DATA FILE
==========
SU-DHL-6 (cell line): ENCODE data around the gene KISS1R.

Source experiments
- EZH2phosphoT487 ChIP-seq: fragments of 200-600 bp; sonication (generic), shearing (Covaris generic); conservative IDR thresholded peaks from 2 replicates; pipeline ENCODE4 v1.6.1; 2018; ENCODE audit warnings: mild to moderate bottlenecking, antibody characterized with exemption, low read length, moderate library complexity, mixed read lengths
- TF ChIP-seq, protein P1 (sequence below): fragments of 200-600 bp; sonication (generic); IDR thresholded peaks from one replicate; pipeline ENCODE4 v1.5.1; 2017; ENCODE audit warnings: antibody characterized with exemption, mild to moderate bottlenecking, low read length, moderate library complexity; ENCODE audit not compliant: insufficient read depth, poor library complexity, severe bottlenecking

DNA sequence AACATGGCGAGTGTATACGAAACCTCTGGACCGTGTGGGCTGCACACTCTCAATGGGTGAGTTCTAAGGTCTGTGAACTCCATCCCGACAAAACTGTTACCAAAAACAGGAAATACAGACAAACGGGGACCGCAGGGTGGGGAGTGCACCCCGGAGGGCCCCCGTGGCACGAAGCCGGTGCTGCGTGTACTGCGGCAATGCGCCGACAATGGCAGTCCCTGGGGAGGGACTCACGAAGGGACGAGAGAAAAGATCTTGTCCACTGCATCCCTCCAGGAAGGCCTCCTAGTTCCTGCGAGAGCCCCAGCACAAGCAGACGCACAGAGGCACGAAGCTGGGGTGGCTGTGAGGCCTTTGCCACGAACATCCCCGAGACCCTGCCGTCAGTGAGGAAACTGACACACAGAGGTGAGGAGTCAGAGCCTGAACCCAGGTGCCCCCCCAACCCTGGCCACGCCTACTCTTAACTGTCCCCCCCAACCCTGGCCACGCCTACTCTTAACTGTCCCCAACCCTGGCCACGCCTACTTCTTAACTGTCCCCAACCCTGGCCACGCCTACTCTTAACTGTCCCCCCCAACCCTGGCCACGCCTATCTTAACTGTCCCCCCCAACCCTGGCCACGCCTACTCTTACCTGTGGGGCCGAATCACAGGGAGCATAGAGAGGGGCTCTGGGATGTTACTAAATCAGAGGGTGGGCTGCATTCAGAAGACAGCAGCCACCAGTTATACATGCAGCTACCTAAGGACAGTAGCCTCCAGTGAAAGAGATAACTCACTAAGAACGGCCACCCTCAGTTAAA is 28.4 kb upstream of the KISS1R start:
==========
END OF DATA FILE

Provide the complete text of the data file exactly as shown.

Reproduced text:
SU-DHL-6 (cell line): ENCODE data around the gene KISS1R.

Source experiments
- EZH2phosphoT487 ChIP-seq: fragments of 200-600 bp; sonication (generic), shearing (Covaris generic); conservative IDR thresholded peaks from 2 replicates; pipeline ENCODE4 v1.6.1; 2018; ENCODE audit warnings: mild to moderate bottlenecking, antibody characterized with exemption, low read length, moderate library complexity, mixed read lengths
- TF ChIP-seq, protein P1 (sequence below): fragments of 200-600 bp; sonication (generic); IDR thresholded peaks from one replicate; pipeline ENCODE4 v1.5.1; 2017; ENCODE audit warnings: antibody characterized with exemption, mild to moderate bottlenecking, low read length, moderate library complexity; ENCODE audit not compliant: insufficient read depth, poor library complexity, severe bottlenecking

DNA sequence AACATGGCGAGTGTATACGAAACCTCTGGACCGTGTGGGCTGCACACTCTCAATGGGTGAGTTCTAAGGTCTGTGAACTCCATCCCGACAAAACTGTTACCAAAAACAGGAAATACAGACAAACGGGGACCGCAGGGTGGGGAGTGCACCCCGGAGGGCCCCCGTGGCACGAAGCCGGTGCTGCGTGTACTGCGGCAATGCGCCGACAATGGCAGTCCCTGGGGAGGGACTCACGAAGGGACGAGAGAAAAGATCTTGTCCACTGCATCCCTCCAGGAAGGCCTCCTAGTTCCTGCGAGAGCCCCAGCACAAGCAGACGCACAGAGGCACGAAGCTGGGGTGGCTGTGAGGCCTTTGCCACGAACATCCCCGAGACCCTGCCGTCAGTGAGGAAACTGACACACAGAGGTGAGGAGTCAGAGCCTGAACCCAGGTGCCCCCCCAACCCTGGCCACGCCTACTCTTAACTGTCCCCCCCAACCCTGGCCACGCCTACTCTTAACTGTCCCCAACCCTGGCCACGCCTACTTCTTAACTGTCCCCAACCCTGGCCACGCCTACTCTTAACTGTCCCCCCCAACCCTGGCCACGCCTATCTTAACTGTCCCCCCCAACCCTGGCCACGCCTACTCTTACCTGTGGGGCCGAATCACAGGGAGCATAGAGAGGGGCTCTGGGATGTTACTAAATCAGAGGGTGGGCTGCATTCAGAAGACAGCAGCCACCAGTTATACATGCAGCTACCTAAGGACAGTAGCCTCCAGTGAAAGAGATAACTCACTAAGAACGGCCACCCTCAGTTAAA is 28.4 kb upstream of the KISS1R start: